8. I am confused when reading the results of my testing kit. My API reads as follows (remember, I don't think it is done cycling) PH 7.4, PH high range 8.4, AMMONIA .20, NITRITE 2.0, NITRATE 5.0. MY TEST STRIPS: PH 7.2, CLORINE 0, HARDNESS 300, NITRITE 10, NITRATE 20, AMMONIA 0. I tested twice with API. I'm not sure how to compare the two or if it is even necessary. I am really confused about API high range ph ( it has never been that high) and nitrites and nitrates. Should I do a water change or wait and let it continue to cycle? My betta seems to be very happy. I would like to add 6 cherry barbs but hesitate to do anything until I can make sense of my testing.
  9. So I saw a FB post from a fella who used API Algaefix in his planted tank, and said it did wonders without killing the plants. It being FB, naturally some controversey ensued and the post dropped off the map before I could form an informed opinion. Meanwhile, curiosity got the better of me and I tried it in a planted nursery tank. By golly, two doses later, all the hair algae is gone! No noticeable side-effects on fish or plants. Most of the green dust algae is still present, which I actually like. So what has your experience been? And is there any reason not to use it for occasional hair algae suppression? Other than algae, is it detremental to any plant or animal species? I'm especially concerned about my valisnaria, as I accidentally killed off a bunch with a hydrogen peroxide treatment earlier this year. And I don't want to accidentally harm my fish. TIA!
  10. I have an issue with my tendentious where shaking the nitrate bottle just isn't feasible for me, I will suffer all week with pain in my arm now from it. I actually went to test strips for a long time, now I'm finally out and down just to my master test kit, which I really want to use, but I can't seem to get myself to as it is self-inflicted pain. I'm really looking for suggestions here. I'm watching my nitrates a lot as I have a lot of newly established tanks, and I need to keep an eye on it to make sure I get the right water change schedule and volume going right. Any suggestions? Should I just give up and deal with test strips (I know they aren't as accurate, but I just don't know what else to do - and tbh, I've not noticed that much of a difference in them when I compare the liquid kit).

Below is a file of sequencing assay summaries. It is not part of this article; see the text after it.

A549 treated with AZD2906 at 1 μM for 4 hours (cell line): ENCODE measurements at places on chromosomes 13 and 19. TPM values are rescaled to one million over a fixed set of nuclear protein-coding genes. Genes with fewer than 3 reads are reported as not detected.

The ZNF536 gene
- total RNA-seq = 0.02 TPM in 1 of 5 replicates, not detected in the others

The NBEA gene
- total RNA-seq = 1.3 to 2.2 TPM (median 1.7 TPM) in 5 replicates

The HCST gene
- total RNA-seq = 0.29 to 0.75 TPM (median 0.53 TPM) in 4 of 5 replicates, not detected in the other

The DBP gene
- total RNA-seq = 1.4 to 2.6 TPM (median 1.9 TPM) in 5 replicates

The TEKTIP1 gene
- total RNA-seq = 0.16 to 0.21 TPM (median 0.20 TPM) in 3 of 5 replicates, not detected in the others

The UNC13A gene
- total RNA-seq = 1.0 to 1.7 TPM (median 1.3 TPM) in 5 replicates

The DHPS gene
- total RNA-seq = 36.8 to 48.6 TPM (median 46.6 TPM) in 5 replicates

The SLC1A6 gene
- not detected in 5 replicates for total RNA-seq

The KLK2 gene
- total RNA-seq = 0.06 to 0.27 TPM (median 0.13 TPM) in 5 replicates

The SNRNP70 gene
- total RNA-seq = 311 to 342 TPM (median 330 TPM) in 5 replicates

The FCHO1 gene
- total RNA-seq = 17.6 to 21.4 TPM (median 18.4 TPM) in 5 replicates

11. I can't tell if I have too much, or too little, or what. According to the phosphate liquid test from API, I have 2 ppm phosphates in my tap water. The test registers the same in all my tanks, regardless of my feeding or fert dosing (some tanks get flakes more than others, some get live baby brine, some get more repashy, frozen, etc. -- some tanks get easy green, others just get potassium and iron). I even have a bag of Phosguard in my 90G filter as an experiment. It's been running with the phosguard for about 45 days, with no change in phosphate levels. I've had issues with a couple different plants, like dwarf sagg and hygrophila, that look like phosphate deficiency (green spot algae on yellowing leaves), but test shows 2ppm still, which by all Google indications is fine if not high. So, how accurate is that API test really? Is it even testing for the right thing, or is the phosphate in my tap water not "absorbable" or something? I did do a control test on distilled water and got zero phosphates.